The plot thickens.
As I alluded to in yesterday's blog, while H5N8 was the `prime suspect' in the bird flu outbreak just reported in the Netherlands, over the past month we've seen the unexpected emergence of a reassorted H5N6 virus in the Far East (Japan, South Korea, Taiwan), and that its arrival in Europe could not be ruled out.
Today, based on a report issued by the Wageningen Bioveterinary Research Institute, we learn that this latest outbreak is indeed due to a reassorted H5N6, which is described much in the same way as the viruses detected in recent weeks more than 9,000 miles to the east.Some excerpts from the statement, then I'll return with more.
Bird flu in Biddinghuizen
December 8, 2017
In Biddinghuizen (municipality of Dronten, Flevoland Province) bird flu has been demonstrated by Wageningen Bioveterinary Research (WBVR) at a company with meat ducks on Friday, December 8, 2017. The virus has been classified as a high pathogen H5N6. This company was also one of the first to be infected last year.
High-pathogenic H5N6 virus
A first genetic analysis shows that the virus is not related to the zoonotic H5N6 strain, which circulates in Asia and can also make people ill.
The H5N6 virus was created by exchange of genetic material, or reassortment. WBVR carries out follow-up research to gain further insight into the origin and genetic composition of this virus.
- The H5 is related to the highly pathogenic H5N8 virus that was found in the Netherlands in 2016.
- The N6 is related to low-pathogenic viruses previously found in wild birds in Europe.
Measures against the spread of bird flu(Continue . . . )
To prevent further spread of the virus, the company is cleared by the Dutch Food and Consumer Product Safety Authority (NVWA). In total, about 16,000 meat ducks are involved. In the area of one kilometer around the company in Biddinghuizen there are no other companies that have to be disposed of preventively. In the area of three kilometers around the infected company, there are four other companies. These last poultry farms are sampled and examined by WBVR for avian influenza.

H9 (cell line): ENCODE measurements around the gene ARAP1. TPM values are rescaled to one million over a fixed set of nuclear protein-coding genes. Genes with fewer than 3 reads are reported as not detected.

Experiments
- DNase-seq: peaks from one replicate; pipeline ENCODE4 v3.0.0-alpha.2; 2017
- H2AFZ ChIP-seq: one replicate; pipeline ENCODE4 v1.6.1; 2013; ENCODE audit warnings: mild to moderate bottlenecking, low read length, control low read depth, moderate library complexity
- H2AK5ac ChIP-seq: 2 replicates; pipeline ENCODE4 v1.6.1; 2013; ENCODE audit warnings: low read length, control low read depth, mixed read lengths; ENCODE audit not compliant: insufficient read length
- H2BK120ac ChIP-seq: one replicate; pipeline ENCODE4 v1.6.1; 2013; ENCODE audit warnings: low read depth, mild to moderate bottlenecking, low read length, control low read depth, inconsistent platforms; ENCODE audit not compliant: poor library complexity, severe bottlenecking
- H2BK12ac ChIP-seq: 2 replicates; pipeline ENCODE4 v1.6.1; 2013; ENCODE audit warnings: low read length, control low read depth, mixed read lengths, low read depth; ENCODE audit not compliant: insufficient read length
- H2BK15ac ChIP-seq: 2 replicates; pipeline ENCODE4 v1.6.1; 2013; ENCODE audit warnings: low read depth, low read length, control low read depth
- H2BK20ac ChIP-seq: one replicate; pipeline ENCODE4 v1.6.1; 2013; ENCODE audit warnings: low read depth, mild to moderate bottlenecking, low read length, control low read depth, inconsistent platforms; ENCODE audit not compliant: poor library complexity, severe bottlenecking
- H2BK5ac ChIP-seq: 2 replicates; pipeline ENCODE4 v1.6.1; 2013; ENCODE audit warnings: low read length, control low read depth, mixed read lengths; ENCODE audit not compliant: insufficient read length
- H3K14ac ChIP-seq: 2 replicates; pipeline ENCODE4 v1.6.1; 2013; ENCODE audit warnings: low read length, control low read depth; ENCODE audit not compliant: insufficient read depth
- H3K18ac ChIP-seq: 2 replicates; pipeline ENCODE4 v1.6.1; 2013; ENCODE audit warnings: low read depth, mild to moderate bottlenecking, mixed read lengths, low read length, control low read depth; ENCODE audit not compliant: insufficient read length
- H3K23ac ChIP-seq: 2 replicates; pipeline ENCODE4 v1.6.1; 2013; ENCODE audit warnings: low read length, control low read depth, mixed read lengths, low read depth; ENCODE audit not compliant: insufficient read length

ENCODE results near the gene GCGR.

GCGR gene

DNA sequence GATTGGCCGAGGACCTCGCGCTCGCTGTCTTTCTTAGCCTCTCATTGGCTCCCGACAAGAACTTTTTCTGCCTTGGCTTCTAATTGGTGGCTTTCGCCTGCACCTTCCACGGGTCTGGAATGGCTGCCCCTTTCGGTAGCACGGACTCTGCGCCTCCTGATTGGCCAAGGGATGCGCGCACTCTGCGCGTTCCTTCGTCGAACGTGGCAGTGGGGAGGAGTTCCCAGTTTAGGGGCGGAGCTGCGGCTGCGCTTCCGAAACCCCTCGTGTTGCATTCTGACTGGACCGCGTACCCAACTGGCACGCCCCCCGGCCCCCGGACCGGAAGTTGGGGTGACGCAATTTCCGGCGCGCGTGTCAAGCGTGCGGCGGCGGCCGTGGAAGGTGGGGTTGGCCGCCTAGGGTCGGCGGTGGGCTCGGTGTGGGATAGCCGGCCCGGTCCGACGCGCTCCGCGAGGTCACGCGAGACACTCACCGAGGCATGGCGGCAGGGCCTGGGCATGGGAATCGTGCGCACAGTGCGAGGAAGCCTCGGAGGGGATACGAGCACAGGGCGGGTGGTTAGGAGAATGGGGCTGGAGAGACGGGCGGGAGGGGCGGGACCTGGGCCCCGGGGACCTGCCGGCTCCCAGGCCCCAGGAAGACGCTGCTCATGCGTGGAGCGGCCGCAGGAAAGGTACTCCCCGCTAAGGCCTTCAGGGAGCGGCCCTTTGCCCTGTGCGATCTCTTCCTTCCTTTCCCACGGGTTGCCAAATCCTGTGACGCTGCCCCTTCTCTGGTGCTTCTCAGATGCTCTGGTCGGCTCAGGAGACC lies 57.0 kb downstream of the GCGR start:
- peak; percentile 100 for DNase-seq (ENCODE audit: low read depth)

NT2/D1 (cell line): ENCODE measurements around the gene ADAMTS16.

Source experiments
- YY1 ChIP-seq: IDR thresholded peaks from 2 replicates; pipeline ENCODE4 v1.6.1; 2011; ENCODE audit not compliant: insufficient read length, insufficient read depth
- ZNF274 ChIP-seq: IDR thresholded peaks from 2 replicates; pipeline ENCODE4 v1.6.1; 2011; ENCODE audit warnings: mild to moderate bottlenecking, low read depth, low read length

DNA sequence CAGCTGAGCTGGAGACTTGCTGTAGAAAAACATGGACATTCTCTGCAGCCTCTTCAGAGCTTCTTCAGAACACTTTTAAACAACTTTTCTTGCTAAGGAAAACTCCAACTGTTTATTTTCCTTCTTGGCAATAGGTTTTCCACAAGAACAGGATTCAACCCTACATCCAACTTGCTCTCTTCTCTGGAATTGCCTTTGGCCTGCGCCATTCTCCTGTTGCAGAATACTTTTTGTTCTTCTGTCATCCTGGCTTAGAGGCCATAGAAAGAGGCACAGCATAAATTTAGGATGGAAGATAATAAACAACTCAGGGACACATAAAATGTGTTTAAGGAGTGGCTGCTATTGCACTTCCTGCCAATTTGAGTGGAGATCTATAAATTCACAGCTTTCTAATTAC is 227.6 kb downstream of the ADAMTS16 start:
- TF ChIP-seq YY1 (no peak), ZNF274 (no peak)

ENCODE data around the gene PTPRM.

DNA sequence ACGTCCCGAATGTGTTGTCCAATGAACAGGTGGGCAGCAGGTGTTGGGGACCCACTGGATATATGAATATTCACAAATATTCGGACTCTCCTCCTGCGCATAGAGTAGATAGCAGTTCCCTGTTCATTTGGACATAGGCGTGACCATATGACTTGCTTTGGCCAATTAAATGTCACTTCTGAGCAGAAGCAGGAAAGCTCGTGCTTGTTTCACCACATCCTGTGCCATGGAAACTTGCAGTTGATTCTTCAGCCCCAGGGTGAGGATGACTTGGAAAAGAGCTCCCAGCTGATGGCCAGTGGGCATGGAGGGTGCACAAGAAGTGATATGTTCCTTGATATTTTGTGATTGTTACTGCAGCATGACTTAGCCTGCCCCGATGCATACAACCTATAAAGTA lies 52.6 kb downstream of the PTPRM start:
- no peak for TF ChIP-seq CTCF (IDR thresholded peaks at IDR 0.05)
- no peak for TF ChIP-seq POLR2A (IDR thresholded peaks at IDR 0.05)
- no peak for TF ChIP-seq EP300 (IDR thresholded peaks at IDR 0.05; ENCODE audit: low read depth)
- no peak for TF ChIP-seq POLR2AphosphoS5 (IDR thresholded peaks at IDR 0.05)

WBVR will determine the characterization of the H5 avian influenza virus in follow-up research.
Last winter's record setting avian epizootic in Europe was caused by the arrival of an (also recently reassorted) HPAI H5N8 virus, which spread rapidly across Western Europe, into the Middle East, and into Africa. While 99% of the outbreaks were caused by this H5N8 virus, a small number of reassorted H5N5 viruses were detected; new reassortments spun off from H5N8.
Towards the end of the season, a lone reassorted H5N6 virus (see CIDRAP: Greek H5N6 Virus Appears Distinct From Asian Strain) was also reported. At the time, this appeared to be an isolated incident.It now appears this reinvented `European' H5N6 virus was able to thrive and compete successfully with other avian viruses in migratory birds over the summer, and has become a new player in the evolution of HPAI H5.
We'll have to wait for a full analysis to find out just how close this latest virus is to those detected in the Far East, but the preliminary description is very similar.Since H5N8 still circulates in Italy and Africa, and the Asian version of H5N6 continues to plague Chinese poultry, it is far too soon to declare this new H5N6 virus the new heir apparent in the bird flu world.
But its ability to show up on two continents within a span of 3 weeks is pretty impressive.Avian flu continues to evolve at a rapid, and unpredictable rate. Unlike 6 years ago, when we really only had one HPAI avian flu virus (H5N1) to worry about, the roster of new viruses has grown to include H5N8, H5N6 (Asian), H5N6 (European), H5N5, and H7N9.
Given the ability for avian viruses to swap gene segments, and to continually re-invent themselves, the expectation is that we'll see more reassortments emerge in the months and years ahead.